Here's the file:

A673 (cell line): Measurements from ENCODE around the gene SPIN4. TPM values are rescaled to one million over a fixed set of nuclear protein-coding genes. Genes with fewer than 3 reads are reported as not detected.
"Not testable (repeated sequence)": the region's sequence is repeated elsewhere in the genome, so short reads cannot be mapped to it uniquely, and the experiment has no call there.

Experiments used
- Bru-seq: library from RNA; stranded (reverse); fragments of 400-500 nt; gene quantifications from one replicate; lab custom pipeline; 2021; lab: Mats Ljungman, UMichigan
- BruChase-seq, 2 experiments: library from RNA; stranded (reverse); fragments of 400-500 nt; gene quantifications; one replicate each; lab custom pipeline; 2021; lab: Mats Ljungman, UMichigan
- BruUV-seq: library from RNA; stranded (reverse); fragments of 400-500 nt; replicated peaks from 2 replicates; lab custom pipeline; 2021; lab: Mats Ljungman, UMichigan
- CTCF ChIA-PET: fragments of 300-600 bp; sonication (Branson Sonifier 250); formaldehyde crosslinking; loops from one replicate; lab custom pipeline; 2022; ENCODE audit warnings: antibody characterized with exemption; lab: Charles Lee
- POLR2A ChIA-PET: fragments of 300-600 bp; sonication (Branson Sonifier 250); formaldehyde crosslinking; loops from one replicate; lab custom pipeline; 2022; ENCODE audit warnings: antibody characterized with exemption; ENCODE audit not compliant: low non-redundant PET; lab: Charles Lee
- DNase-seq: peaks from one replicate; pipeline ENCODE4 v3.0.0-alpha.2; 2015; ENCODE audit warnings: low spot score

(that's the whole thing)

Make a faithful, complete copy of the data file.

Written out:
A673 (cell line): Measurements from ENCODE around the gene SPIN4. TPM values are rescaled to one million over a fixed set of nuclear protein-coding genes. Genes with fewer than 3 reads are reported as not detected.
"Not testable (repeated sequence)": the region's sequence is repeated elsewhere in the genome, so short reads cannot be mapped to it uniquely, and the experiment has no call there.

Experiments used
- Bru-seq: library from RNA; stranded (reverse); fragments of 400-500 nt; gene quantifications from one replicate; lab custom pipeline; 2021; lab: Mats Ljungman, UMichigan
- BruChase-seq, 2 experiments: library from RNA; stranded (reverse); fragments of 400-500 nt; gene quantifications; one replicate each; lab custom pipeline; 2021; lab: Mats Ljungman, UMichigan
- BruUV-seq: library from RNA; stranded (reverse); fragments of 400-500 nt; replicated peaks from 2 replicates; lab custom pipeline; 2021; lab: Mats Ljungman, UMichigan
- CTCF ChIA-PET: fragments of 300-600 bp; sonication (Branson Sonifier 250); formaldehyde crosslinking; loops from one replicate; lab custom pipeline; 2022; ENCODE audit warnings: antibody characterized with exemption; lab: Charles Lee
- POLR2A ChIA-PET: fragments of 300-600 bp; sonication (Branson Sonifier 250); formaldehyde crosslinking; loops from one replicate; lab custom pipeline; 2022; ENCODE audit warnings: antibody characterized with exemption; ENCODE audit not compliant: low non-redundant PET; lab: Charles Lee
- DNase-seq: peaks from one replicate; pipeline ENCODE4 v3.0.0-alpha.2; 2015; ENCODE audit warnings: low spot score